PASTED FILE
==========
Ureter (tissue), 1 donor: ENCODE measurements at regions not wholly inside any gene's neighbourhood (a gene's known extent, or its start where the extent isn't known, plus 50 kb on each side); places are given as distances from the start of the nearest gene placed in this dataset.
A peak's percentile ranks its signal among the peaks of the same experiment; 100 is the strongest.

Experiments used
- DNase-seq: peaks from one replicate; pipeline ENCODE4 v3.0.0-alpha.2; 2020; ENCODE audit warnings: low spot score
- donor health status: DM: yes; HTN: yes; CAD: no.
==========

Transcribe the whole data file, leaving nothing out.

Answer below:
Ureter (tissue), 1 donor: ENCODE measurements at regions not wholly inside any gene's neighbourhood (a gene's known extent, or its start where the extent isn't known, plus 50 kb on each side); places are given as distances from the start of the nearest gene placed in this dataset.
A peak's percentile ranks its signal among the peaks of the same experiment; 100 is the strongest.

Experiments used
- DNase-seq: peaks from one replicate; pipeline ENCODE4 v3.0.0-alpha.2; 2020; ENCODE audit warnings: low spot score
- donor health status: DM: yes; HTN: yes; CAD: no.